• Data analysis with a regional perspective. For the past 22 years, volunteers and staff at Friends of Casco Bay have been collecting water quality data and general atmospheric conditions to better understand the environmental health of our local waters. This project will focus on applying qualitative and quantitative data to help answer questions about the health of the Bay that has not not yet been explored. Possible components of this project include;
    • As spring arrives in the Bay the water becomes stratified into layers called thermoclines (where temperatures change dramatically). One question might be to look at FOCB collected annual data from all regions to see if there are patterns to when stratification begins, at what depth, and for how long they persist.
    • Another research project could be to correlate rainfall events with FOCB salinity data to better document the impacts on coastal habitats.
    • A third question to explore might be to review FOCB volunteer synoptic data for a given date and time across the Bay to highlight regions that might be consistently different or not from other regions of Casco Bay.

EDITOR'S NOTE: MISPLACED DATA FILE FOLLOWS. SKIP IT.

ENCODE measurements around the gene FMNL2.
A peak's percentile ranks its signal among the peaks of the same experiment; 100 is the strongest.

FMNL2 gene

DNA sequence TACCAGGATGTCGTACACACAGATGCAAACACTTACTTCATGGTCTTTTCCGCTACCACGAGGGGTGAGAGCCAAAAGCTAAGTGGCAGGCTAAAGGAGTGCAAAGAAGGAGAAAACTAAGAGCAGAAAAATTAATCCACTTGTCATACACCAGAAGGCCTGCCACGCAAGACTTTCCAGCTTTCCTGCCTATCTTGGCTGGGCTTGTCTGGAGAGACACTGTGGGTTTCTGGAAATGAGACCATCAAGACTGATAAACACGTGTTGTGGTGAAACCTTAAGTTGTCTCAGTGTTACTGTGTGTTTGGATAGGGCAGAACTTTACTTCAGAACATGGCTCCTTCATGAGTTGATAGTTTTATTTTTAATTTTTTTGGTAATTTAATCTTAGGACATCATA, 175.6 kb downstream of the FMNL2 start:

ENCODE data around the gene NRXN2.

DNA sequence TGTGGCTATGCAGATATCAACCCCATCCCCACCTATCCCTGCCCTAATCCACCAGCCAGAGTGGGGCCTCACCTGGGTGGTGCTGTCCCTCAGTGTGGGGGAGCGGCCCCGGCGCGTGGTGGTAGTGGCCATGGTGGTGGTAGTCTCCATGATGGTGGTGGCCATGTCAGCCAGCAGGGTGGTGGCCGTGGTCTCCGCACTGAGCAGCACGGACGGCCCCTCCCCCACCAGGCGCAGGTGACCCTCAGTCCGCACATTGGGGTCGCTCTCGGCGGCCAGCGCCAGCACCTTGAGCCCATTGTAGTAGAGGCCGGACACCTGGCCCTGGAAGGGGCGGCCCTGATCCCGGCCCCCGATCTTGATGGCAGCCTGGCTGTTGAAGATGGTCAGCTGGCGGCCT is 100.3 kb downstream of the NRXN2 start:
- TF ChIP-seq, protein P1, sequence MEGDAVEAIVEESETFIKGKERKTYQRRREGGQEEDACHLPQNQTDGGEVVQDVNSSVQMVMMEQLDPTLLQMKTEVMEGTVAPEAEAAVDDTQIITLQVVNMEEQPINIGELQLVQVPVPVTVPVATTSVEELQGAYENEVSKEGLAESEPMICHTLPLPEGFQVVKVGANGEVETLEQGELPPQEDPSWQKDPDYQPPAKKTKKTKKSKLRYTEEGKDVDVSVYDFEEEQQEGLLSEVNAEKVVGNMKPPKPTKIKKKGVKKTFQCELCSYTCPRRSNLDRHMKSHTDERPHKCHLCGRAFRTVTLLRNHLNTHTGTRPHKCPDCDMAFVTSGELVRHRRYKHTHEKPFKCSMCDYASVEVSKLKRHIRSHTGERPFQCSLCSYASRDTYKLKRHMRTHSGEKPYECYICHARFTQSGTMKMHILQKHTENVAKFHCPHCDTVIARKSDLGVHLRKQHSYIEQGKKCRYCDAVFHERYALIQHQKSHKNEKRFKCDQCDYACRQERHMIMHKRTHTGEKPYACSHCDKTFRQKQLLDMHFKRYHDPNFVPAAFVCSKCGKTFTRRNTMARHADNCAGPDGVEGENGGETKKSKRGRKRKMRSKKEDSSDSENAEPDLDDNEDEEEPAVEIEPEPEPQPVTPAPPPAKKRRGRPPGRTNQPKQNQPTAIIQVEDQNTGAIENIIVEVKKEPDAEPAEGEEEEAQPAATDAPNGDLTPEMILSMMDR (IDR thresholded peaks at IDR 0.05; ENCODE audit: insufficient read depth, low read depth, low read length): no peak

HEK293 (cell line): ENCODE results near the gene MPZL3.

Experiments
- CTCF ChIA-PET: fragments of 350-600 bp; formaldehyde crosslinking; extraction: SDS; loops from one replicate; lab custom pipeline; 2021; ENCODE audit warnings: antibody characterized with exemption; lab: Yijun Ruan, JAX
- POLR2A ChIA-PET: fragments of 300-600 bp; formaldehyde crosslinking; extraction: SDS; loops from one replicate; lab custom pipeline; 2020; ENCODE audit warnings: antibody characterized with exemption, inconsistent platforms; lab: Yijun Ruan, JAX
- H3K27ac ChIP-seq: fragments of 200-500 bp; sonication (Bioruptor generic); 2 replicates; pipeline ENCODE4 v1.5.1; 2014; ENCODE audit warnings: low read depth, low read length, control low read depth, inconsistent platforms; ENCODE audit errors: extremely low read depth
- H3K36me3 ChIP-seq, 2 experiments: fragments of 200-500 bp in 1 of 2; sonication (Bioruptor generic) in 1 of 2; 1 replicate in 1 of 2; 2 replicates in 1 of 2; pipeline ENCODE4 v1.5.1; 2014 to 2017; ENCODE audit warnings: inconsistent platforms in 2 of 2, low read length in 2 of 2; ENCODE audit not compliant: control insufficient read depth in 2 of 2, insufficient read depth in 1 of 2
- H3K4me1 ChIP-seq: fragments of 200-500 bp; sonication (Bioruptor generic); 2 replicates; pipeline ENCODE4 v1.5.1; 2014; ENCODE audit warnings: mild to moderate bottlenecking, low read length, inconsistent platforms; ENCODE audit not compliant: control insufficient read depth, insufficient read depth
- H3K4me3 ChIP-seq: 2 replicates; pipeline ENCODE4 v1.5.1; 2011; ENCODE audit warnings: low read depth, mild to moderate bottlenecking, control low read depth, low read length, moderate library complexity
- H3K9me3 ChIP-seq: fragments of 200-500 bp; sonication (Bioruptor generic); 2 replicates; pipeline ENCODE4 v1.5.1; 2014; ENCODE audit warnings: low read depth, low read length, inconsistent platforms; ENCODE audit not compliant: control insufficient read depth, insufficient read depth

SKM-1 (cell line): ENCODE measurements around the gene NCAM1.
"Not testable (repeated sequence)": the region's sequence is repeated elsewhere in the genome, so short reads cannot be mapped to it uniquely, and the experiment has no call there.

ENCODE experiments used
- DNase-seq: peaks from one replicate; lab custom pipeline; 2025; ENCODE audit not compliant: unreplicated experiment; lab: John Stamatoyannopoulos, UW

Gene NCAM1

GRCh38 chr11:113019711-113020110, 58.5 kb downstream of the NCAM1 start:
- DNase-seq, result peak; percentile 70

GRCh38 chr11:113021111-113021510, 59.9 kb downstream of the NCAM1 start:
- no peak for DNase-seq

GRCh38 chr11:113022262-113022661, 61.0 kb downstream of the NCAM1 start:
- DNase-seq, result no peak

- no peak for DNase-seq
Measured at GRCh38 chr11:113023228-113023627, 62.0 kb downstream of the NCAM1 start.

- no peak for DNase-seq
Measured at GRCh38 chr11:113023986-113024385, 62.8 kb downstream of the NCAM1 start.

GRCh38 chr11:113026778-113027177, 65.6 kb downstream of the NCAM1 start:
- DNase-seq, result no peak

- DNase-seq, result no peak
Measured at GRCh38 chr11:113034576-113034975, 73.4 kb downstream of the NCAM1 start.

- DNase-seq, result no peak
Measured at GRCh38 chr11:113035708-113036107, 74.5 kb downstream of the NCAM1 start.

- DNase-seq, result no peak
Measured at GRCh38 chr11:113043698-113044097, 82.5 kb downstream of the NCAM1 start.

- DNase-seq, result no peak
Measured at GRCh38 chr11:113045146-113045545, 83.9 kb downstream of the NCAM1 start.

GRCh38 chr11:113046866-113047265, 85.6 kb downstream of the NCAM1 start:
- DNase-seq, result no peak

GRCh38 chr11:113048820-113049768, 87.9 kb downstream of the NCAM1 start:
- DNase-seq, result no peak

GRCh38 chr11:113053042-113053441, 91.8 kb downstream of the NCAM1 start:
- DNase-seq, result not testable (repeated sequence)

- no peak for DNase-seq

Return to Top of Page

Maine Coast Fishermen's Association (based in Topsham)

The Maine Coast Fishermen's Association (MCFA) is an environmental non-profit organization founded by commercial fishermen who, as stewards of the marine ecosystem, promote and advocate for the restoration of the Gulf of Maine ecosystem while balancing the needs of Maine’s iconic fishermen and fishing communities. MCFA works to enhance the ecological sustainability and the long-term environmental restoration of the Gulf of Maine through advocacy, education, outreach, and collaborative research projects.  The MCFA works in the policy arena and is increasingly becoming involved with innovative business plans to sustain, both ecologically and economically, the community-based fishermen living along the coast of Maine from Kittery to Mount Desert Island. These fishermen typically target groundfish, but also participate in other fisheries including shrimp, scallops and lobster. Interning with MCFA would involve policy research, seafood-marketing outreach with fishermen and local restaurants, and supporting project development on an innovative spatial information application aimed at helping fishermen avoid at-risk fish species. The summer is the busiest part of the fishing season, so there will be a mixture of meeting with fishermen, computer time and attending meetings with organizational partners such as The Nature Conservancy, the Island Institute, and the Gulf of Maine Research Institute. The scope and definition of a summer project will be determined by common interests of the student and MCFA.

Possible projects include: